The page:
A busy Saturday in sunny Clerkenwell

We had a great action day in Clerkenwell today.

Eleven helpers variously did delivery in the morning, then calling on supporters, a pub lunch, then more delivery and surveying in the afternoon. Residents discussed everything from a European refendum to the perennial problem of tree roots in city streets. One of our supporters has sponsored new trees for her street – luckily not the ones whose roots are causing the problems. We had good weather, good spirits, and a good day all round.

One big issue on Wharton Street was the failure to collect the recycling as usual last week. Having helped pioneer the borough-wide recycling scheme when I was a local councillor, it drives me mad when residents take the trouble to put out their recycling, and the council fails to collect it. On this occasion it appears that there is a minor industrial dispute affecting the collections; I phoned Contact Islington from the street, and they promised to do an extra collection on Monday. The irony is that the union convenor who is calling the binmen out is Gary Doolan (aka ‘Dirty Gary’ ), himself a Labour councillor in St Peter’s ward (where I now live). Call me old-fashioned, but I’m guessing most voters expect their councillors to improve services, not disrupt them….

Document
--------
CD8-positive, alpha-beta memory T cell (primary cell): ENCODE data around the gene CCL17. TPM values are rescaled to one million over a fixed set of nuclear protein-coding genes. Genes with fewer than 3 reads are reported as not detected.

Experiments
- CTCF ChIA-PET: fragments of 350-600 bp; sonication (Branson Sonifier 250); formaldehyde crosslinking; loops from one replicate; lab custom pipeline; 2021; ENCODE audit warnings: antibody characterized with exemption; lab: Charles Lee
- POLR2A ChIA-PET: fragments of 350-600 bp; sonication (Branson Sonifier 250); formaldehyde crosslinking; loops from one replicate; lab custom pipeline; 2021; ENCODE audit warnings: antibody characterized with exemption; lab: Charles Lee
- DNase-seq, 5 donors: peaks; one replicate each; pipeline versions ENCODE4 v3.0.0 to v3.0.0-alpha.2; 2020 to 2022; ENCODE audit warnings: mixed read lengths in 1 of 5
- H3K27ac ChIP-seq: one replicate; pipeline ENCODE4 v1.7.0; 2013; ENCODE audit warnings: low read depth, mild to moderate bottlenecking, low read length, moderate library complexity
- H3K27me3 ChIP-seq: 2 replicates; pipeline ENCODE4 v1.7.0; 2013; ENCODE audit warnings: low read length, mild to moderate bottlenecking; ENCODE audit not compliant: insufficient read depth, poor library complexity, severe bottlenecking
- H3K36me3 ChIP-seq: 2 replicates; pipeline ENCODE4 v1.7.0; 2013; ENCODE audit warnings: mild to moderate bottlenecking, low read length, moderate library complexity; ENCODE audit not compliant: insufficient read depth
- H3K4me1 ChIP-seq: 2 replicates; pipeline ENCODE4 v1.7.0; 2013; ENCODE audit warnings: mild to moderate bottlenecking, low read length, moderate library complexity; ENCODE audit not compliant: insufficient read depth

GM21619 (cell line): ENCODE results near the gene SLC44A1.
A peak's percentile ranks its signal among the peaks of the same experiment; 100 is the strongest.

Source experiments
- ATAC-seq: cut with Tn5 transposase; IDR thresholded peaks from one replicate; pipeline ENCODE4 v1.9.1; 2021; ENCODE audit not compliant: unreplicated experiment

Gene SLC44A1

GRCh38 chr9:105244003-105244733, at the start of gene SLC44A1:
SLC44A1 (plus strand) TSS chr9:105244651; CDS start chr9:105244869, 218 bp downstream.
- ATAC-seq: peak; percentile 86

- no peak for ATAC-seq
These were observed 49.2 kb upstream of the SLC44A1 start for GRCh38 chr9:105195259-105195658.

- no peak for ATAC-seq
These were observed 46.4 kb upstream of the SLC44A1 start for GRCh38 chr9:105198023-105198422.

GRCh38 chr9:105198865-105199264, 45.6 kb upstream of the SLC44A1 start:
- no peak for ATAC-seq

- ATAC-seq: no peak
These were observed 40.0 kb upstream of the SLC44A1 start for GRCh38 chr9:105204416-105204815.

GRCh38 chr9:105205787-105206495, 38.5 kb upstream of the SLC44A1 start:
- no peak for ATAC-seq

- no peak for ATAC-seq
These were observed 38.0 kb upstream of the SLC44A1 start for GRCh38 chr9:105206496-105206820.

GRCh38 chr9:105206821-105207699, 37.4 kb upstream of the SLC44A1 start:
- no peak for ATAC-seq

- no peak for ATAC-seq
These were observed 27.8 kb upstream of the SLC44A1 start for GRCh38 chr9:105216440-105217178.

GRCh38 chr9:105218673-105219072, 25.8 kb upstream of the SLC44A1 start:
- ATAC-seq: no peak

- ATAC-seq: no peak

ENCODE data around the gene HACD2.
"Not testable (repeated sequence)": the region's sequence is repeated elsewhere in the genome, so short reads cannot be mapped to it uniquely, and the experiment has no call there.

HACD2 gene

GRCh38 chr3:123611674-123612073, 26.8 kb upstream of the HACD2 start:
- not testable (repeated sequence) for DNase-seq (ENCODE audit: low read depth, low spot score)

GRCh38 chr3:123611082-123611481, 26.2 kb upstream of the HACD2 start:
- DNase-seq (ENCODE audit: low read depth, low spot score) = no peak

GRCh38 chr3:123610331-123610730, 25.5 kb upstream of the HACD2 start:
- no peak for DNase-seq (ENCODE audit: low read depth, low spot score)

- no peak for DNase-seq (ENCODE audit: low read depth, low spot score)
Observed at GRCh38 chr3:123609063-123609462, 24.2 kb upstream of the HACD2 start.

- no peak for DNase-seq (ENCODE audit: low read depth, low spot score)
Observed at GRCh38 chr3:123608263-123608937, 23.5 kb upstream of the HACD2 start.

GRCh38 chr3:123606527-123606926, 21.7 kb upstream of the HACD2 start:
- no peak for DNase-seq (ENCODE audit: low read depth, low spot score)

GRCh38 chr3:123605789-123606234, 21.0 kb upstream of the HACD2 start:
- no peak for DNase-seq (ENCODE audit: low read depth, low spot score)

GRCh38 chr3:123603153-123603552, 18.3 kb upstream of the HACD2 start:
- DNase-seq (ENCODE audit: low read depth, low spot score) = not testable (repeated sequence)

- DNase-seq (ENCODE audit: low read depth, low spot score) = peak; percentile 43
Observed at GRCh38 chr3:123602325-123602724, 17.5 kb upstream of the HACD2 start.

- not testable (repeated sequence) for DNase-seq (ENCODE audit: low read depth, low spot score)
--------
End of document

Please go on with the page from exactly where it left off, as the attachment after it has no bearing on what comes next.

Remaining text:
I popped into the shops on Amwell Street to get a card & gift for Mum’s birthday – after all, the best way to support local small shops is to use them.

Mum’s grandparents ran a small shop – and never had a shared family holiday as a result. Grandma went away for a week with her mother; then when they came back, her dad would have a holiday on his own. Someone had to keep the shop open; the margins were too tight and threat of lost business were too great to afford to close for even a week. So I understand the anxiety that any change causes to a small business.

Amwell Street has seen congestion charge come in, traffic schemes, and changes of landlord, each bringing fears of businesses closing; but in fact they are all still flourishing. The only shop that’s closed is the sub-Post Office; a victim of the Labour Government’s ‘network renewal’ programme.

Lunchtime saw a sudden change of plan, as the Easton where we’d intended to eat was closed. So we crossed Rosebery Avenue to Exmouth Market where we ended up in Medcalfs. My salmon was served with overly-peppery veg, but lunch was redeemed by an excellent and good value Rioja.

After the last of the delivery was done, Clerkenwell councillor George Allan and I took a look at the former courthouse on Kings Cross Road. It had been closed up for years but has now reopened as an independent travellers’ hostel, Clink Hostel, complete with funky reception, internet cafe, etc – but combined with the old courtroom fittings. So there are still wood-panelled courtrooms with plaques saying Usher, Witnesses, etc. A memorable place to stay for some lucky back-packers.

We also looked at the carvings on the brick wall along Myddleton Passage, between Myddleton Square and Sadler’s Wells. These letters and numbers were apparently carved by newly enrolled police officers as part of their initiation. Before the days of on the spot fines for graffiti, of course.



  1. Idetrorce said

    very interesting, but I don’t agree with you

  2. bridgetfox said

    Thank you for your comment! Which bit do you disagree with?


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